But I also fucking hate it when random people on the street, etc. always men, tell me to smile more. I know guys who get their fair share of random people bothering them, but I think women get it a lot more because we’re just told to “stop being so dramatic/emotional” and take it. I glare at shitheads who catcall me, look at me suggestively, etc. I am entitled to give dagger-eyes to someone who I perceive as a threat/is trying to invade my personal space. The subway is not a goddamn singles bar. I will continuously roar about street/public place harassment!

    • I hear you Rachel, I really do. So often in my life, women tell me to not be so angry, or make misogynistic statements about how they don’t like working with women, or how other women are “out to get men” and all these sorts of things. It’s worse when it comes from other women!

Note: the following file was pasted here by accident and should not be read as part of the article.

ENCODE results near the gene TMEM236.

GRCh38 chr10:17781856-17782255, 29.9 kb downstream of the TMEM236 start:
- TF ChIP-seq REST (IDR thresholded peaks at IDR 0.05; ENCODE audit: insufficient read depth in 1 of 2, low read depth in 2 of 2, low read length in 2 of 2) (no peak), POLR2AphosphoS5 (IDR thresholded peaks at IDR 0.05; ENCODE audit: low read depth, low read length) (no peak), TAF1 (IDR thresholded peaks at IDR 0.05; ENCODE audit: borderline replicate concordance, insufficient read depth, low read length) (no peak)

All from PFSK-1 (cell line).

And the “smile” thing makes me stabby too!

    • Oh, the “smile, Honey” thing–gag! I would smile if I had a chain saw and could rip them a new one with it.

  • Hear hear! Well said! The ‘humanist’ thing bugs the hell out of me as well, along with just about everything else you mentioned. I get mad, I get angry, I get LOUD and I refuse to back down about things that matter to me. I’m sick and tired of hearing ‘well anger is scary! You’re alienating allies!’ Fuck that! If my allies aren’t as mad as me, they’re not very good allies now are they?

    • Yes, well the whole “humanist” thing is a misappropriation of a word that belongs to another movement altogether really, isn’t it?

      It’s so great to hear another lioness roar!

  • “it’s not a zero sum game – that building up basic human rights for women (and fat people) is not about winning over men (or thin people), it’s not going to reduce anyone else’s rights to expand ours. There’s enough space in the world for all of us to have our basic human rights met without one group or another losing theirs….[snip]…This is more internalised misogyny, that need to be polite, pleasant and “fair” to men so that they don’t feel threatened by women demanding to be treated as human beings. Again, as though fighting for women’s rights would be directly removing rights from men – which is a complete fallacy. ”